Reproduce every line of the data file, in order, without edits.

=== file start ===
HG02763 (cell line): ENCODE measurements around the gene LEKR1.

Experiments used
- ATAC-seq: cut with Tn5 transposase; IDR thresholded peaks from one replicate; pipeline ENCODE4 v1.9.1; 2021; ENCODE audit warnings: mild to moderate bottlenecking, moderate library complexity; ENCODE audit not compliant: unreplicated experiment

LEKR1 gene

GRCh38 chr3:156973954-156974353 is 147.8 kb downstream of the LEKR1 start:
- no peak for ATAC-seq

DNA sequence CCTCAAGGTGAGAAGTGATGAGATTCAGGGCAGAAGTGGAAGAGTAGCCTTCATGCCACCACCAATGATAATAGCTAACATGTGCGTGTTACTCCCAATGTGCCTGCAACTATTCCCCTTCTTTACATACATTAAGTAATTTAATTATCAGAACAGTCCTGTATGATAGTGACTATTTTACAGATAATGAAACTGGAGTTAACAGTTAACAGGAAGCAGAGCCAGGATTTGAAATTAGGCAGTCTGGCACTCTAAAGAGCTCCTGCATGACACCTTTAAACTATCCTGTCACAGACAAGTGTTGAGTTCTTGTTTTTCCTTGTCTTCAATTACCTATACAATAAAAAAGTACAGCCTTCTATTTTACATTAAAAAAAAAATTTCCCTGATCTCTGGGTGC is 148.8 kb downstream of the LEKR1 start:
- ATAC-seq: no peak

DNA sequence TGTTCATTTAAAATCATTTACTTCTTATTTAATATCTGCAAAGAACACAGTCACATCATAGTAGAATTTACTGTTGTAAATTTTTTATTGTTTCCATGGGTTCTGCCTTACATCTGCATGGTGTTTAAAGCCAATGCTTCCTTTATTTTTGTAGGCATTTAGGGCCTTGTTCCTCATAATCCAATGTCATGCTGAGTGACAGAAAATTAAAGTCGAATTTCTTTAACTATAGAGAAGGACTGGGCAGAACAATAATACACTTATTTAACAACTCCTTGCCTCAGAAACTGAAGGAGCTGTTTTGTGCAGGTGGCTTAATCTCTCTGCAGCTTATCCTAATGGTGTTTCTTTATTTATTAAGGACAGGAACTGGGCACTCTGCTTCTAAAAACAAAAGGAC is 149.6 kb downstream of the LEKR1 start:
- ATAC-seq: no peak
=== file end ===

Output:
HG02763 (cell line): ENCODE measurements around the gene LEKR1.

Experiments used
- ATAC-seq: cut with Tn5 transposase; IDR thresholded peaks from one replicate; pipeline ENCODE4 v1.9.1; 2021; ENCODE audit warnings: mild to moderate bottlenecking, moderate library complexity; ENCODE audit not compliant: unreplicated experiment

LEKR1 gene

GRCh38 chr3:156973954-156974353 is 147.8 kb downstream of the LEKR1 start:
- no peak for ATAC-seq

DNA sequence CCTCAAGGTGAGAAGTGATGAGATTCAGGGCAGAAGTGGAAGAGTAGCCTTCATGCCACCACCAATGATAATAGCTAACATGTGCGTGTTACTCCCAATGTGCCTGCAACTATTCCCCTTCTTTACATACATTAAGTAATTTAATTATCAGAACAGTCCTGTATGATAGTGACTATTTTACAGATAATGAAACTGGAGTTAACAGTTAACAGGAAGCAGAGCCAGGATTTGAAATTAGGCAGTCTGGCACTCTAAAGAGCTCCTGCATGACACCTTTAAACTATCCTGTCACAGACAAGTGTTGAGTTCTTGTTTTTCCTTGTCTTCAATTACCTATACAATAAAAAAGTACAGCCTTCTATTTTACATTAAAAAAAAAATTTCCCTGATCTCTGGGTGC is 148.8 kb downstream of the LEKR1 start:
- ATAC-seq: no peak

DNA sequence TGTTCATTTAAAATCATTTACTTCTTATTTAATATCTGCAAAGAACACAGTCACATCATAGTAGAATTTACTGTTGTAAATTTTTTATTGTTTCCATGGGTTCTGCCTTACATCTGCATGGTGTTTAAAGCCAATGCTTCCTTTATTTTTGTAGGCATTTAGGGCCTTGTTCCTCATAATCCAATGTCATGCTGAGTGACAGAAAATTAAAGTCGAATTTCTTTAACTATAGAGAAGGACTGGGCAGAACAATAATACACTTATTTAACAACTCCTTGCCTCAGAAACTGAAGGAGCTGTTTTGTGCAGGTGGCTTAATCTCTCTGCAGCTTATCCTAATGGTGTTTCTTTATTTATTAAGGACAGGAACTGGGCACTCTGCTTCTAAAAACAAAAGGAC is 149.6 kb downstream of the LEKR1 start:
- ATAC-seq: no peak